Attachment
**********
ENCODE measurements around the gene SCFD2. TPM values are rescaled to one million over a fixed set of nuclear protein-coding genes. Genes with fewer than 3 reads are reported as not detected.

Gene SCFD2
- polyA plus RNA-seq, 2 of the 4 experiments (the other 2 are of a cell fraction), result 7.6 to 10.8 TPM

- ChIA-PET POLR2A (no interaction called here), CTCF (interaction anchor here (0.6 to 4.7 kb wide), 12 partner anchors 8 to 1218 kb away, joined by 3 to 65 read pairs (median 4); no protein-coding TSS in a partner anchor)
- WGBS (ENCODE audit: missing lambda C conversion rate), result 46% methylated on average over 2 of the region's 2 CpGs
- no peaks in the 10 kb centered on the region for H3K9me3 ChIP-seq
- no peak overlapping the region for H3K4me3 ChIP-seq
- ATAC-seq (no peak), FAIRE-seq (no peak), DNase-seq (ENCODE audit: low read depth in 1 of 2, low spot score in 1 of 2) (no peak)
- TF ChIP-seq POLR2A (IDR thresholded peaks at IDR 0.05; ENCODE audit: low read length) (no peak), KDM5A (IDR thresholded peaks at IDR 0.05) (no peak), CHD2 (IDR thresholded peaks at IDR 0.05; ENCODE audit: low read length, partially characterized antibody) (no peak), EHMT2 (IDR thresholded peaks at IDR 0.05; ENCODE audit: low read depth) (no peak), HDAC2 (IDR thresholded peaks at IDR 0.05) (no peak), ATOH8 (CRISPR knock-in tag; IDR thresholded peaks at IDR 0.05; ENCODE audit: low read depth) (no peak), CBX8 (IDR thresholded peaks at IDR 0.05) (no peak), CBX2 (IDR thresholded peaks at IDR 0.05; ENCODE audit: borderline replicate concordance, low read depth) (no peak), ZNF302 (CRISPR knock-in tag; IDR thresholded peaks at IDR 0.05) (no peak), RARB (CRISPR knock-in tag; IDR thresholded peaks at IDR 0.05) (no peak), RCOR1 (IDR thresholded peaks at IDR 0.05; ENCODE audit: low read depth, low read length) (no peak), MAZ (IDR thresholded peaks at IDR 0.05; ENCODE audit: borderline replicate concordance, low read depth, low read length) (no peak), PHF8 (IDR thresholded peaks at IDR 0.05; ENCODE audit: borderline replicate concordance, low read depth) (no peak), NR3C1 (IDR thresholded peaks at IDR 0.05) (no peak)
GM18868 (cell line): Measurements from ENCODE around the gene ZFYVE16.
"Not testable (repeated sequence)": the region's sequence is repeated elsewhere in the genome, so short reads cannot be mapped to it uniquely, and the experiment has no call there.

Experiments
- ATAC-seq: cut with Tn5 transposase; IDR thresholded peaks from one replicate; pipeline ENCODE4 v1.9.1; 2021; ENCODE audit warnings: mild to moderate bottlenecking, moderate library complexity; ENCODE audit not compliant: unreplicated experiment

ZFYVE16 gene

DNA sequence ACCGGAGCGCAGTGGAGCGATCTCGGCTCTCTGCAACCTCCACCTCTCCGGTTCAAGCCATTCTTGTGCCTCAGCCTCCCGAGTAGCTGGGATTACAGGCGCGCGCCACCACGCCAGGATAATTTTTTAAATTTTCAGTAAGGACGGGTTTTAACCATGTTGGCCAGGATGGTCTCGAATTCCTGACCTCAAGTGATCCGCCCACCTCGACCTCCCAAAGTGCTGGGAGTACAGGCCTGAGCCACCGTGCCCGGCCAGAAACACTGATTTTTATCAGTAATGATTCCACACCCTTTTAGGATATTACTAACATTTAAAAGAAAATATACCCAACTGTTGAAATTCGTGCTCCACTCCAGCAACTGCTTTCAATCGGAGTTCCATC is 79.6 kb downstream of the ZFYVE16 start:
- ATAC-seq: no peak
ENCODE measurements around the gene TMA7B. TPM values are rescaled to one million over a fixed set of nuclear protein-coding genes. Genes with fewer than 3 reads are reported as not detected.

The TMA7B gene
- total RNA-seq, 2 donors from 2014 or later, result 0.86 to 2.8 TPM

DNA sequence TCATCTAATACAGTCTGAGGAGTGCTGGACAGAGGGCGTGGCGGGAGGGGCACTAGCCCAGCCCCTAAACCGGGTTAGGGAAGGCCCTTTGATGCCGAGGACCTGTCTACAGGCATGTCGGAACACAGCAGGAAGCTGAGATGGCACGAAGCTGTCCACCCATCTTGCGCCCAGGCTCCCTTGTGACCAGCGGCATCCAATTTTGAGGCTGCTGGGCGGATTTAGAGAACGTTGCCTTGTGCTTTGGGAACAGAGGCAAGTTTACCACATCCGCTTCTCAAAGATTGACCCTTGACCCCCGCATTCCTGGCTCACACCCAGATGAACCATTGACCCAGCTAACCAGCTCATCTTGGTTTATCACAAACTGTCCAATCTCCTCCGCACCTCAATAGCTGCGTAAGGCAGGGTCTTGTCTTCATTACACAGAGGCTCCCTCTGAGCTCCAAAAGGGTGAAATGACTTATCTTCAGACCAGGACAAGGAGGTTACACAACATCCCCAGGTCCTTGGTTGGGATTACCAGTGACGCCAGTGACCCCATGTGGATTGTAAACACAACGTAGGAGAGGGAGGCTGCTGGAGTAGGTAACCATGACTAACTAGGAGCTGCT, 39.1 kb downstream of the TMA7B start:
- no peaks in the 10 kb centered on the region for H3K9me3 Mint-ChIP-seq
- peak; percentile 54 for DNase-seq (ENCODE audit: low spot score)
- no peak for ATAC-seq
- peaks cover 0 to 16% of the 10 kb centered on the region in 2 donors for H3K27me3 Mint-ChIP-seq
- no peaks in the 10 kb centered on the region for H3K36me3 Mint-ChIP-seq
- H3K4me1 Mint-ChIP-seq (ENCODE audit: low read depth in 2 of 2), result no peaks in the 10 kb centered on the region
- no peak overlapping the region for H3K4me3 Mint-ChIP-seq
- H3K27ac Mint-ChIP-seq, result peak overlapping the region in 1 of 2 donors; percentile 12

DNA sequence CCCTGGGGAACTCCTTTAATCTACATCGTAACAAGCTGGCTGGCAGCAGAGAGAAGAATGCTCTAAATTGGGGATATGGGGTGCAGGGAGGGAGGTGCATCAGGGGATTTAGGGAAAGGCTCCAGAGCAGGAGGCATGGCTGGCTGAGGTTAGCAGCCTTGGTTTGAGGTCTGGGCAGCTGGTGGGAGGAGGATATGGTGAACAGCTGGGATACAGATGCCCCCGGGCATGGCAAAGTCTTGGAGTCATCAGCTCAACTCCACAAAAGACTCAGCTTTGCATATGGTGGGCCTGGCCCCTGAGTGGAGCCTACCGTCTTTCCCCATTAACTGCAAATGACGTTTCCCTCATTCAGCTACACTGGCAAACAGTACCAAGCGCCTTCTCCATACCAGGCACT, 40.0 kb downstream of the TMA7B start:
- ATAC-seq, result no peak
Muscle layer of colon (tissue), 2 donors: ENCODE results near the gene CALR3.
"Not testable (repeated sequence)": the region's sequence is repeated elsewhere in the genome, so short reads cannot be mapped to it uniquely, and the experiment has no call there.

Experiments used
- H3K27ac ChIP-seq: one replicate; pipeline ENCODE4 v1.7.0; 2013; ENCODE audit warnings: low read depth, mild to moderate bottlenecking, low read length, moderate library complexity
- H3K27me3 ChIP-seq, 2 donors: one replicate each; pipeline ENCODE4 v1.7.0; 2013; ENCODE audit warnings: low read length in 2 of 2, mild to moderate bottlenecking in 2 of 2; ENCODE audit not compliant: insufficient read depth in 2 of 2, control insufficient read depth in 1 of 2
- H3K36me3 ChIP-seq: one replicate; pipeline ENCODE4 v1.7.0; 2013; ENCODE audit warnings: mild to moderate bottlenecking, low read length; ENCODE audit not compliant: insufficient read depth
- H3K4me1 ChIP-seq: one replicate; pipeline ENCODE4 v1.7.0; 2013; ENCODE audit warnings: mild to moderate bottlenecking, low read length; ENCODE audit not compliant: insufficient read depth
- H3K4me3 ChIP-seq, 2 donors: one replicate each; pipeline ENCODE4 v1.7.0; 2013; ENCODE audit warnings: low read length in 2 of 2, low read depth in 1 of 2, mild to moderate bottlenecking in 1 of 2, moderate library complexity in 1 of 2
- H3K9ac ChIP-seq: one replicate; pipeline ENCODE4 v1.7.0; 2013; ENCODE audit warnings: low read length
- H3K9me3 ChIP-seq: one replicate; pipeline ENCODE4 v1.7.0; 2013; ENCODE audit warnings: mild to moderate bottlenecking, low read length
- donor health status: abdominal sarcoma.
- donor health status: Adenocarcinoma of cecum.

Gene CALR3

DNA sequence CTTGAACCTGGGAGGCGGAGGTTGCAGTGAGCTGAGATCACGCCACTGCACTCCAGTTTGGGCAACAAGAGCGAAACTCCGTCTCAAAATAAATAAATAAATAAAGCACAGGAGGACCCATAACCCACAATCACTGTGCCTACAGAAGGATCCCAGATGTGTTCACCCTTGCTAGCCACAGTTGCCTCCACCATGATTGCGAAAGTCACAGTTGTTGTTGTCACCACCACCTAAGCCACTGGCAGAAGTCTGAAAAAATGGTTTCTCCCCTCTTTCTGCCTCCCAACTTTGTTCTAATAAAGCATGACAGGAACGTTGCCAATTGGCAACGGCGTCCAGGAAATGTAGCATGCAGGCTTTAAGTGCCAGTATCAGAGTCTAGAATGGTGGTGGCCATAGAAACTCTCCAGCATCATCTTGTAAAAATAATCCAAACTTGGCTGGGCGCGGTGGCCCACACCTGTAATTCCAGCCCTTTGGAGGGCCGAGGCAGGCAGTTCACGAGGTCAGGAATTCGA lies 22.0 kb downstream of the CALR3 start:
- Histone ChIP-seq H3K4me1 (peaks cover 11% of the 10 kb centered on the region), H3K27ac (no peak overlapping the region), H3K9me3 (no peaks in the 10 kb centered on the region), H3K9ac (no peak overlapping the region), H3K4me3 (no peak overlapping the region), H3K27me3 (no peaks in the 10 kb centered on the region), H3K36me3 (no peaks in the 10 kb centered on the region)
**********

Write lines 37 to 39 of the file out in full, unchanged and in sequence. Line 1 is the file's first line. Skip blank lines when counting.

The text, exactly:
- H3K4me1 ChIP-seq: one replicate; pipeline ENCODE4 v1.7.0; 2013; ENCODE audit warnings: mild to moderate bottlenecking, low read length; ENCODE audit not compliant: insufficient read depth
- H3K4me3 ChIP-seq, 2 donors: one replicate each; pipeline ENCODE4 v1.7.0; 2013; ENCODE audit warnings: low read length in 2 of 2, low read depth in 1 of 2, mild to moderate bottlenecking in 1 of 2, moderate library complexity in 1 of 2
- H3K9ac ChIP-seq: one replicate; pipeline ENCODE4 v1.7.0; 2013; ENCODE audit warnings: low read length